There’s a lot of skill in crafting furniture. Still, it doesn’t compare to other professions like healthcare. Imagine a situation where your carpentry skills actually saved your team. This was the situation faced by Shackleton’s Carpenter – Harry McNish.
Harry McNish was the shipwright and master carpenter onboard Endurance, the boat Shackleton used for the British Imperial Trans-Antarctic Expedition of 1914–16. The polar expedition is an epic story of human endurance, survival, and rescue. The skills of McNish played a significant part in the survival of the entire crew. This is the first of a new series of posts entitled Extraordinary Making Stories.
I first read of the skills of Harry ‘Chippy’ McNish in the book “Let my people go surfing”by Yvon Chouinard. In it, Chouinard claims that the carpenter had three tools with which to repair ‘The James Caird’. This was one of the lifeboats from Endurance that a crew of 6 navigated 700 treacherous miles from Elephant Island to South Georgia and ultimately, safety.
For those not aware of events. Shackleton and a crew of 27 set off on a scientific expedition to navigate across the South Pole. The ship, Endurance became trapped in the ice flow in the Weddell Sea. The crew had to abandon the stricken ship and continue in 3 small lifeboats. All the crew made it to Elephant Island before a team of six navigated The James Caird, onto South Georgia. The journey in the James Caird took 18 days. Navigating over 700 miles of the southern ocean in a boat designed to act as a life raft. An epic story of heroism, skill, and survival.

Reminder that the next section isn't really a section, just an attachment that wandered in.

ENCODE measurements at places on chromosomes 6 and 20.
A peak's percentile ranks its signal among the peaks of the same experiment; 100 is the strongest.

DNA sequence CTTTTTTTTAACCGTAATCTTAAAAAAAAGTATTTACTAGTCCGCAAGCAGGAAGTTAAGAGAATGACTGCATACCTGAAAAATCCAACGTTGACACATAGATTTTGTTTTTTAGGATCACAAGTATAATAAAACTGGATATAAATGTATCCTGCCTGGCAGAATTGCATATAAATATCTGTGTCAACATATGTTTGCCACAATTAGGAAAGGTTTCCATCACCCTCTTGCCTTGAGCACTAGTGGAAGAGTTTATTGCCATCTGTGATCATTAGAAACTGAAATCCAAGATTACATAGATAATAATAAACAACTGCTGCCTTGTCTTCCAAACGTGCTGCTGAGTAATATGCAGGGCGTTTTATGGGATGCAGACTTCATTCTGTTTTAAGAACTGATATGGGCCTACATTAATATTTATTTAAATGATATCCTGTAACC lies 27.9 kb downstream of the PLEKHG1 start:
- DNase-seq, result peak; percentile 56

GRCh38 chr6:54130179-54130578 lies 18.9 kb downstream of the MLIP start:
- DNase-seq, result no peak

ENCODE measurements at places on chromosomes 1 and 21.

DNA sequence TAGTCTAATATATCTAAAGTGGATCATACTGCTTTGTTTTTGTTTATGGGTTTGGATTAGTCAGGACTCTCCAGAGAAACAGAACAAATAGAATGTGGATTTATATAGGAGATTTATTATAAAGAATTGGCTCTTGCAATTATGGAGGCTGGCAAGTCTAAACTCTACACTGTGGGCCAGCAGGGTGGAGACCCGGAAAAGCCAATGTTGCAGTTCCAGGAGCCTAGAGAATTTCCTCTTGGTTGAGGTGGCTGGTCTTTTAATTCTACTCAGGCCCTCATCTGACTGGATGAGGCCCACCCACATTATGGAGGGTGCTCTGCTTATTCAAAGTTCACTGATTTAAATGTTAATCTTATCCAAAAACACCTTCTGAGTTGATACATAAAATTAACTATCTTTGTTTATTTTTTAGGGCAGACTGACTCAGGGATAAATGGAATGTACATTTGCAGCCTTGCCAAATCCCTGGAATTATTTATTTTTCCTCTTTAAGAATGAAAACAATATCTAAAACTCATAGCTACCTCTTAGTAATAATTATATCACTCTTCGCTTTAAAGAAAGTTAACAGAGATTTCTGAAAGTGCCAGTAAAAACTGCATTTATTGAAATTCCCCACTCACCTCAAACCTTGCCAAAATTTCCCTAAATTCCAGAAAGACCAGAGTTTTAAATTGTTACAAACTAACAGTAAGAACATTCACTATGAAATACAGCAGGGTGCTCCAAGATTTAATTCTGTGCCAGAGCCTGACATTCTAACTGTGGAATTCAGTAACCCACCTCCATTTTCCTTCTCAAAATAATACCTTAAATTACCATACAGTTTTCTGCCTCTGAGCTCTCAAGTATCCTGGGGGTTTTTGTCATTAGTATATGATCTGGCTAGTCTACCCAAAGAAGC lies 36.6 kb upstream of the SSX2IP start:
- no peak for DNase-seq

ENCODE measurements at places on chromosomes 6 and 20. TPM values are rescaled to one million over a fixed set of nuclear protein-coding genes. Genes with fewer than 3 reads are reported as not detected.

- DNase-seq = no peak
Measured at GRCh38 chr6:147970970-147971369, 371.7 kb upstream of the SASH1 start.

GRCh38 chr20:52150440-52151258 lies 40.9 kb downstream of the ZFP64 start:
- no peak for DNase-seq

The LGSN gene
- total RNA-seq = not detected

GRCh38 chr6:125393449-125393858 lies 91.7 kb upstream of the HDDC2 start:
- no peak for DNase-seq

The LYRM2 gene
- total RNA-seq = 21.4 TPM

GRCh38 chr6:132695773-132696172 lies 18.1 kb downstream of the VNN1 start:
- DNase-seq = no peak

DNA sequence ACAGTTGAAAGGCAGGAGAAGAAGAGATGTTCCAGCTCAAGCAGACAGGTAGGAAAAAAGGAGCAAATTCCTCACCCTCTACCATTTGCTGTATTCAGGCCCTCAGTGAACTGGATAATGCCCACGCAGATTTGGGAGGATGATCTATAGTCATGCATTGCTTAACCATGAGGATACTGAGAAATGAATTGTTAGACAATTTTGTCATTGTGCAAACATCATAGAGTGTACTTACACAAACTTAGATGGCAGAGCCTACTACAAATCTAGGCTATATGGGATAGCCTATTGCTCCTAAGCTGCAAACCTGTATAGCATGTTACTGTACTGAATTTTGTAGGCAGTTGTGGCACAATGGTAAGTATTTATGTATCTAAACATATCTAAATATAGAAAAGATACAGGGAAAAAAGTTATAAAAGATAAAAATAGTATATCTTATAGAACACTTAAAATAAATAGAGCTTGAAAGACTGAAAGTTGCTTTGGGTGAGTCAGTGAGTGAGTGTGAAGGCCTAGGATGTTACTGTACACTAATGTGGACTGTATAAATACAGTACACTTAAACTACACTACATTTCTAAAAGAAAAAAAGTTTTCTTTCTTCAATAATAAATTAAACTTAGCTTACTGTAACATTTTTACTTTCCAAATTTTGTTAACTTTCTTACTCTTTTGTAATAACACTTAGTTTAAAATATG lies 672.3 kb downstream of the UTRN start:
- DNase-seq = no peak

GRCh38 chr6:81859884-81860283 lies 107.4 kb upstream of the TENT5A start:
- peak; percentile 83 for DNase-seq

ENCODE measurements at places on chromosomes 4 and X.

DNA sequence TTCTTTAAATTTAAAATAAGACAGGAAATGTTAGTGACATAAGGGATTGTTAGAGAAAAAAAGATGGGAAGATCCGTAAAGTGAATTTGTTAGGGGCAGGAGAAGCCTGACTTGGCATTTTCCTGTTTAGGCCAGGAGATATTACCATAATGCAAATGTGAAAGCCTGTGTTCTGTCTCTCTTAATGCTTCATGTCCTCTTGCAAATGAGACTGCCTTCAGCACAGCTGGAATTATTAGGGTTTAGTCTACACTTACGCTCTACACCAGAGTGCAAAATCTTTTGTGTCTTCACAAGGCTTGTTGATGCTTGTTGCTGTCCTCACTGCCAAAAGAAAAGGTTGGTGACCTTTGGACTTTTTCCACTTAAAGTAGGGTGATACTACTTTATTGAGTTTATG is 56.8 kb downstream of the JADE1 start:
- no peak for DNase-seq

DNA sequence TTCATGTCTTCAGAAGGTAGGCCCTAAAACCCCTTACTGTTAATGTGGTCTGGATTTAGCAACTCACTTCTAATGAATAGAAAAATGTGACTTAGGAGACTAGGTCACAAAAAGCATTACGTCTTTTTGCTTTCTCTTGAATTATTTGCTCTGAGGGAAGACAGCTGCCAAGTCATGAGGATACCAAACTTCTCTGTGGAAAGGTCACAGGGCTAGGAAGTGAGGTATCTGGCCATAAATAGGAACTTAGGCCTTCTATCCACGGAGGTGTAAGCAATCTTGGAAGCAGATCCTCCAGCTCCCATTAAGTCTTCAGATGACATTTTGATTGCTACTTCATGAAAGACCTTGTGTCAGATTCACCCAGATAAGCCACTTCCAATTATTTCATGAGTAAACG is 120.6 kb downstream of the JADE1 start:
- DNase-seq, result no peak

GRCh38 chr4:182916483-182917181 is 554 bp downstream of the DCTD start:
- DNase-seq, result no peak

McNish adapted the James Caird using wood from the other two boats. He added a covered canvas deck and strengthened the hull with a spare mast. To help keep the tiny craft watertight, he made a waterproofing caulk made from paint & seal blood. He used nails from the boats to create spiked-walking boots for the final trek over South Georgia. All with limited tools!
McNish was a troublesome member of the crew and clashed with Shackleton. He was one of the few men not put forward by Shackleton for the Polar Medal. He was, nonetheless, skilled and relied on by the rest of the crew. It seems cruel that he wasn’t recognised for his contribution.
I have long admired the popular story behind Shackleton’s expedition to the South Pole. It’s a tale of leadership in adversity. The mention of Shackleton’s carpenter and his tools piqued my interest and I’ve revisited the story to find out more. What tools did McNish actually choose when his shipmates’ lives depended on them?
Finding out which tools has proven elusive but a visit to Dulwich College – home to the James Caird Society and Shackleton’s old school. This provided the information I needed. There, revealed in the diary of McNish, 4 tools.
An Adze, hammer, chisel, and saw.